I loved having babies, but for my first, I was really a baby myself. Or more accurately a spoiled princess, accustomed to having life’s wrinkled path smoothed out in front of me by parents or new young husband. I was 20, recently graduated from the University of Pennsylvania. I had tried my hand at lowly jobs available to graduates with a BA in English Lit. Sorting, filing, getting coffee. So when I felt a strange hunger in my belly and a gnawing sensation below my breastbone, I knew I was pregnant and was glad. Sherm was struggling with med school, studying all the time because he was used to the softer requirements in the humanities and now he had to memorize bones, muscles, ligaments, arteries. It was hard for him. So who paid our rent in our brand new apartment on Osage—4th floor, sunny, large living room? How did we survive? With help from our parents, especially his, I guess, because I didn’t handle the money.
There I was, pregnant, and growing larger by the day. In my 7th month, I quit that boring job and realized that carrying groceries up four flights to our apartment was getting harder and harder. I pictured carrying a baby AND groceries and thus began a campaign to get out of our year lease. The manager was adamant. We fought. He won. Until our parents got involved, and then suddenly we could move. I didn’t ask, but looking back, I bet they bailed their little darlings out. How embarrassing!
We moved from Osage to a first floor flat on the corner of Florence and 49th St.
My Gynecologist wanted me to try hypnosis and I readily agreed as he assured me that there would be a backup plan if it didn’t seem to help, but he was sure it would. I had my doubts as I seemed to be only going through the motions as he droned over and over, you’re completely relaxed, every muscle in your body is at ease, you are comfortable and at ease and on and on. When he called me back, I opened my eyes. “How was that?” “Fine,” I said more readily than I felt.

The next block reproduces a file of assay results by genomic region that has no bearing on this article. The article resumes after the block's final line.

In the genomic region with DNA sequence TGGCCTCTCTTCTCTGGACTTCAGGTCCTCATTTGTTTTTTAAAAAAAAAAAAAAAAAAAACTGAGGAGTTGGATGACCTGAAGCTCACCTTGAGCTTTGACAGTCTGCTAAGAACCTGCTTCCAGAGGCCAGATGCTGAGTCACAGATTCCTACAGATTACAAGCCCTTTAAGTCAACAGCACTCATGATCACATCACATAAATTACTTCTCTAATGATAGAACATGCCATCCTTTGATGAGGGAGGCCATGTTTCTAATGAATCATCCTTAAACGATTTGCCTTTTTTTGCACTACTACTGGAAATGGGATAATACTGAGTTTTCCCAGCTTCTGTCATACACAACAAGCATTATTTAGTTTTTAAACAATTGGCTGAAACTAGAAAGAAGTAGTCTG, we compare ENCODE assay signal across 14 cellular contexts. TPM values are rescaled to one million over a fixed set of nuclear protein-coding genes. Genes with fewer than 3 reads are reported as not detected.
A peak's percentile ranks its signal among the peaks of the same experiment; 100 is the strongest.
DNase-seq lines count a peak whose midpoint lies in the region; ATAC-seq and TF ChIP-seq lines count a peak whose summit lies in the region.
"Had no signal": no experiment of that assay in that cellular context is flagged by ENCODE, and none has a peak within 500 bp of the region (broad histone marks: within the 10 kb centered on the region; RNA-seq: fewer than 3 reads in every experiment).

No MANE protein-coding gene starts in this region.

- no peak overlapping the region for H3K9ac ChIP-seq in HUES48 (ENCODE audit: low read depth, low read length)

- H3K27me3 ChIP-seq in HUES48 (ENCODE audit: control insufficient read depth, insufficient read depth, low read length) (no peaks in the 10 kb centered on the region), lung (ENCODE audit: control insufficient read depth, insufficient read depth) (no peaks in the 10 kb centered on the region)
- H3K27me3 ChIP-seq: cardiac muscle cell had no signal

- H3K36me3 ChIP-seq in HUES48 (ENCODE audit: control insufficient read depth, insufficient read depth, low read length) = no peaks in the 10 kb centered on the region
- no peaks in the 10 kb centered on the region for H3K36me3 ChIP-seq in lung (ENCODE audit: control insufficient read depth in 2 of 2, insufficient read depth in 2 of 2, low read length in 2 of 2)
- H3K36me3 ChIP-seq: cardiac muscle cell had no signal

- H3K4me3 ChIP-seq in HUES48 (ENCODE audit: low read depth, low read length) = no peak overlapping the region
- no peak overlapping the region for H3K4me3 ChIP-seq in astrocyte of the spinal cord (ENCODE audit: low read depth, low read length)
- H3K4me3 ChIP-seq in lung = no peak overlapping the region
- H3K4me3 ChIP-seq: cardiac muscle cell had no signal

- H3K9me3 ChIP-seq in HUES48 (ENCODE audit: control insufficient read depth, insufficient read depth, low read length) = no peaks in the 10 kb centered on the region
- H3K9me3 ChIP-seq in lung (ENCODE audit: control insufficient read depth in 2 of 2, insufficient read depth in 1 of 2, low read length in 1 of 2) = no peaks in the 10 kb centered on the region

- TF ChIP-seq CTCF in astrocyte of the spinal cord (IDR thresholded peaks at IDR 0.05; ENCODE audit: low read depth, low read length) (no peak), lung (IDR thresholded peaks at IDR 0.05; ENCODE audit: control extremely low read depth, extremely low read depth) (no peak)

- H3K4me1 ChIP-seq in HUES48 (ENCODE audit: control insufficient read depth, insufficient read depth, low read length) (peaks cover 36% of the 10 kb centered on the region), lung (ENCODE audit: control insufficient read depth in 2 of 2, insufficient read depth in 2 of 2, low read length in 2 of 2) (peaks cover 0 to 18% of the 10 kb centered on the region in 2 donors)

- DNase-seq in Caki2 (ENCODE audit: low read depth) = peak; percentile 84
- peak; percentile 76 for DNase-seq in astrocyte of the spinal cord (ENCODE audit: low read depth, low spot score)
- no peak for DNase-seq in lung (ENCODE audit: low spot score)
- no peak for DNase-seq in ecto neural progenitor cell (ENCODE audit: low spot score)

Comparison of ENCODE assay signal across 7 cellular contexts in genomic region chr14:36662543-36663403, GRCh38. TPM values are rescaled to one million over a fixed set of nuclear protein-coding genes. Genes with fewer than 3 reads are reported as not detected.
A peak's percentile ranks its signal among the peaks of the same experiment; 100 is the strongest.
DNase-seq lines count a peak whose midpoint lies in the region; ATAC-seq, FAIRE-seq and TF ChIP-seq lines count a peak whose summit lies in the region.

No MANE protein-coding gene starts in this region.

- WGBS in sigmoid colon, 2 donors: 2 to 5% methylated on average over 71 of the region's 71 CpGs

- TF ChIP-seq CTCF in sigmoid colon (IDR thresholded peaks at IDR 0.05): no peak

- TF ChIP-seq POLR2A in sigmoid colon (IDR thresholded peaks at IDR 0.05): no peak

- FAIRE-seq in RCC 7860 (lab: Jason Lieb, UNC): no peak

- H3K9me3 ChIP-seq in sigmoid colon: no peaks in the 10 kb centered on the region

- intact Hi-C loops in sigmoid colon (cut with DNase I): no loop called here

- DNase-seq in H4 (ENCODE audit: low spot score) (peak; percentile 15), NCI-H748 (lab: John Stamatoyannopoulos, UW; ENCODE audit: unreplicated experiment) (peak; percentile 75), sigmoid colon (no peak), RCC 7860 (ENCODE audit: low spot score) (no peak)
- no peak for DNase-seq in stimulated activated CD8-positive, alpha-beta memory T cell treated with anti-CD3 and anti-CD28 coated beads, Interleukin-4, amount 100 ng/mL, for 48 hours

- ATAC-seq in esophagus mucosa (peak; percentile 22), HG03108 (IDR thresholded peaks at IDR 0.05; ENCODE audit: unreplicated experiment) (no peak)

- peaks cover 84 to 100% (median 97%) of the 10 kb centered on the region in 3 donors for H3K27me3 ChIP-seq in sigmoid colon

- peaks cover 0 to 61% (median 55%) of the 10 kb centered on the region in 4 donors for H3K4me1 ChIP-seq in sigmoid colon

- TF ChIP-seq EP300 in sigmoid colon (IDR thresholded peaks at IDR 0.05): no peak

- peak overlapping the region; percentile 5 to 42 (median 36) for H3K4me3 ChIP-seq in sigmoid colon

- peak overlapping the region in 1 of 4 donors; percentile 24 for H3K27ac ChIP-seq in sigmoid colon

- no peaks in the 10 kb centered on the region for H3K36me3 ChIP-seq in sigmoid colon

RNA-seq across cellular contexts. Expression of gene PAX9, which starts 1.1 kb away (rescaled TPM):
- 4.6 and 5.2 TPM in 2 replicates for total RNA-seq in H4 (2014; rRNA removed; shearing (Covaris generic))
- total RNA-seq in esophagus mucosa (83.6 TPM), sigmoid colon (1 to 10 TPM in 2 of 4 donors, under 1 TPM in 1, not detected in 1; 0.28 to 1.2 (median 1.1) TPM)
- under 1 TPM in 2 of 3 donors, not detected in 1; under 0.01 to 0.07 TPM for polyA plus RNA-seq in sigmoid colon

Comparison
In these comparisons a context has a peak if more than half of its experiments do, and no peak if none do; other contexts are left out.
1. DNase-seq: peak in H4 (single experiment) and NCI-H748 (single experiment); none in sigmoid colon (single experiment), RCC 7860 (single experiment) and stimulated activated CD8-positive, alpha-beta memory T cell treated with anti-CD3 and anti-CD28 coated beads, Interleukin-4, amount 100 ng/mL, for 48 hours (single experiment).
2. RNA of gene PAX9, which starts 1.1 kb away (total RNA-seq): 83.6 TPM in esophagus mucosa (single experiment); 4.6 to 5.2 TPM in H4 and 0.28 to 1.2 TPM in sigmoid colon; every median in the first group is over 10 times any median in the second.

A few days before my due date, I started having contractions 20 minutes apart. We raced to the hospital and I sat in the bed waiting. But the contractions dissipated and I was sent home. Not accustomed to such a big disappointment, I was depressed for many days. Then suddenly, two weeks later, my water broke in bed at 2 AM. Again we rushed to the hospital, but this time with me in the back seat screaming in pain as the contractions gripped me in rapid succession. “If this is going to last hours and hours as they say for first babies, I am going to DIE!” I thought. Sherm went through red lights. We arrived and I got out of the car, staggered to the WHAT? REVOLVING DOORS? Then a pain gripped me and I wound up lying in an outside partition with Sherm on the inside, banging on the window and yelling at me to get up. Finally I did and the door revolved. They lifted me onto a gurney. Now I was certain I would not live through this. Then someone said “She’s crowning! Get her to the delivery room!”
We flew down the hall where a baby-faced resident promptly delivered a 5 lb 8oz baby boy and I was still alive!
Two wonderful baby-filled years later, a different doctor assured me that he would make it to the delivery and hypnosis would help make it near painless. I had my doubts, of course, but dutifully went along with the plan.
Charles too was born in the wee morning hours after a hard but short labor. The doctor never made it.
Two years later I delivered Paul in New Orleans, but the tragedy of his death wiped out all memory of the actual birth. The princess part of me began to recede that year, as I faced the fact that no one could smooth the way for some of the terrible wrinkles in life.
Three years later, I moved in with Auntydele and Uncle Leonard to be within a five-minute drive the hospital in Buffalo. 3 am again, but this time the doctor made it and gave me a spinal. No pain at all.
I’m sure hypnosis works for some . . .